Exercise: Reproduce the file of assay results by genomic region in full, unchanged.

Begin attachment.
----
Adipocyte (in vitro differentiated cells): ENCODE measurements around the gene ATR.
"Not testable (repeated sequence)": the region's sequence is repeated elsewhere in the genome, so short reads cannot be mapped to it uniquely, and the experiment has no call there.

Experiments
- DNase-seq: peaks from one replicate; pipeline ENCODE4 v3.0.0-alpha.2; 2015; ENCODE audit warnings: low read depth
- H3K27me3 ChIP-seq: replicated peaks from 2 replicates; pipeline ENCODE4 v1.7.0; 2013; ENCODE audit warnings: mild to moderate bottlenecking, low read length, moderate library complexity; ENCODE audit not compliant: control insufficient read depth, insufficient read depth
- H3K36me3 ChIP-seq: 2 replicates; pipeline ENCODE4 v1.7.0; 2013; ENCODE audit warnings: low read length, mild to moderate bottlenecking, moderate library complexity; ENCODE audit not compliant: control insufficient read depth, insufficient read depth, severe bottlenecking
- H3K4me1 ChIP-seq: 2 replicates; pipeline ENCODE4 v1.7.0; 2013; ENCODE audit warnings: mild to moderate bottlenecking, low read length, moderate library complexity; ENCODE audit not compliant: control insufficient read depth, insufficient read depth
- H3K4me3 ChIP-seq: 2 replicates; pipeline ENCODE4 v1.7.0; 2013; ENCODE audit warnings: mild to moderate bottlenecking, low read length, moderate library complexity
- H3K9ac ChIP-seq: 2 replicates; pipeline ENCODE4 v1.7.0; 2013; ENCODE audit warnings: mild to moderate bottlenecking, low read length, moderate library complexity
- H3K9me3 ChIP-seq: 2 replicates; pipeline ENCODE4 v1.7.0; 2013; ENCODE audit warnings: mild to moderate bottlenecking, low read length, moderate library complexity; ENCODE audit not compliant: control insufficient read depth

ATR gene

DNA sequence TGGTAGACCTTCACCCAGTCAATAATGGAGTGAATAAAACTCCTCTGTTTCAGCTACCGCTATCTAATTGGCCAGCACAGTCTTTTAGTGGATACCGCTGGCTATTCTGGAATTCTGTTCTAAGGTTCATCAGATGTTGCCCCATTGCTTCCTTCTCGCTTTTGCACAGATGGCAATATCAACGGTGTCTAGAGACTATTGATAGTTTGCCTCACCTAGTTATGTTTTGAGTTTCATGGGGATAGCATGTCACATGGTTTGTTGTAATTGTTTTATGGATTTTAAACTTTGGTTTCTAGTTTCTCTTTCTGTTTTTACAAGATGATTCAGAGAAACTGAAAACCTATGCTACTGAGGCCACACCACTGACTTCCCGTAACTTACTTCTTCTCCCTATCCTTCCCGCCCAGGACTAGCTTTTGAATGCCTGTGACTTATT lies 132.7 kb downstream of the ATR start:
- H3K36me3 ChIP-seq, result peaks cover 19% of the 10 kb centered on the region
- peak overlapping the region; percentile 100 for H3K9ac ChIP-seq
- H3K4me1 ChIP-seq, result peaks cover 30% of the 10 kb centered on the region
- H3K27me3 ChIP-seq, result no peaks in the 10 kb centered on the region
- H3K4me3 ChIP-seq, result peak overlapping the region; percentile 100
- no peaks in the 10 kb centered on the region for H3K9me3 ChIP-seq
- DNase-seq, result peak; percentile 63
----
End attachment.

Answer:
Adipocyte (in vitro differentiated cells): ENCODE measurements around the gene ATR.
"Not testable (repeated sequence)": the region's sequence is repeated elsewhere in the genome, so short reads cannot be mapped to it uniquely, and the experiment has no call there.

Experiments
- DNase-seq: peaks from one replicate; pipeline ENCODE4 v3.0.0-alpha.2; 2015; ENCODE audit warnings: low read depth
- H3K27me3 ChIP-seq: replicated peaks from 2 replicates; pipeline ENCODE4 v1.7.0; 2013; ENCODE audit warnings: mild to moderate bottlenecking, low read length, moderate library complexity; ENCODE audit not compliant: control insufficient read depth, insufficient read depth
- H3K36me3 ChIP-seq: 2 replicates; pipeline ENCODE4 v1.7.0; 2013; ENCODE audit warnings: low read length, mild to moderate bottlenecking, moderate library complexity; ENCODE audit not compliant: control insufficient read depth, insufficient read depth, severe bottlenecking
- H3K4me1 ChIP-seq: 2 replicates; pipeline ENCODE4 v1.7.0; 2013; ENCODE audit warnings: mild to moderate bottlenecking, low read length, moderate library complexity; ENCODE audit not compliant: control insufficient read depth, insufficient read depth
- H3K4me3 ChIP-seq: 2 replicates; pipeline ENCODE4 v1.7.0; 2013; ENCODE audit warnings: mild to moderate bottlenecking, low read length, moderate library complexity
- H3K9ac ChIP-seq: 2 replicates; pipeline ENCODE4 v1.7.0; 2013; ENCODE audit warnings: mild to moderate bottlenecking, low read length, moderate library complexity
- H3K9me3 ChIP-seq: 2 replicates; pipeline ENCODE4 v1.7.0; 2013; ENCODE audit warnings: mild to moderate bottlenecking, low read length, moderate library complexity; ENCODE audit not compliant: control insufficient read depth

ATR gene

DNA sequence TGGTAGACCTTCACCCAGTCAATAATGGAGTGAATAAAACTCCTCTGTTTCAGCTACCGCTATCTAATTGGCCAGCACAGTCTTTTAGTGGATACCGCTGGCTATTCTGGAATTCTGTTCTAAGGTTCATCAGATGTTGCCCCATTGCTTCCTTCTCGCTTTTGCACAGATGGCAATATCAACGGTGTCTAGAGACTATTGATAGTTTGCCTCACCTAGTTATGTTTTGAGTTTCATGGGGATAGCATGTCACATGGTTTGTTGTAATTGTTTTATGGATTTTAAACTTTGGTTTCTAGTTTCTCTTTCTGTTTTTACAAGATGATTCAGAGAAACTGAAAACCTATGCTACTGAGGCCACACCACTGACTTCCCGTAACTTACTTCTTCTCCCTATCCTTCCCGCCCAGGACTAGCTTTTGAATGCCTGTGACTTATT lies 132.7 kb downstream of the ATR start:
- H3K36me3 ChIP-seq, result peaks cover 19% of the 10 kb centered on the region
- peak overlapping the region; percentile 100 for H3K9ac ChIP-seq
- H3K4me1 ChIP-seq, result peaks cover 30% of the 10 kb centered on the region
- H3K27me3 ChIP-seq, result no peaks in the 10 kb centered on the region
- H3K4me3 ChIP-seq, result peak overlapping the region; percentile 100
- no peaks in the 10 kb centered on the region for H3K9me3 ChIP-seq
- DNase-seq, result peak; percentile 63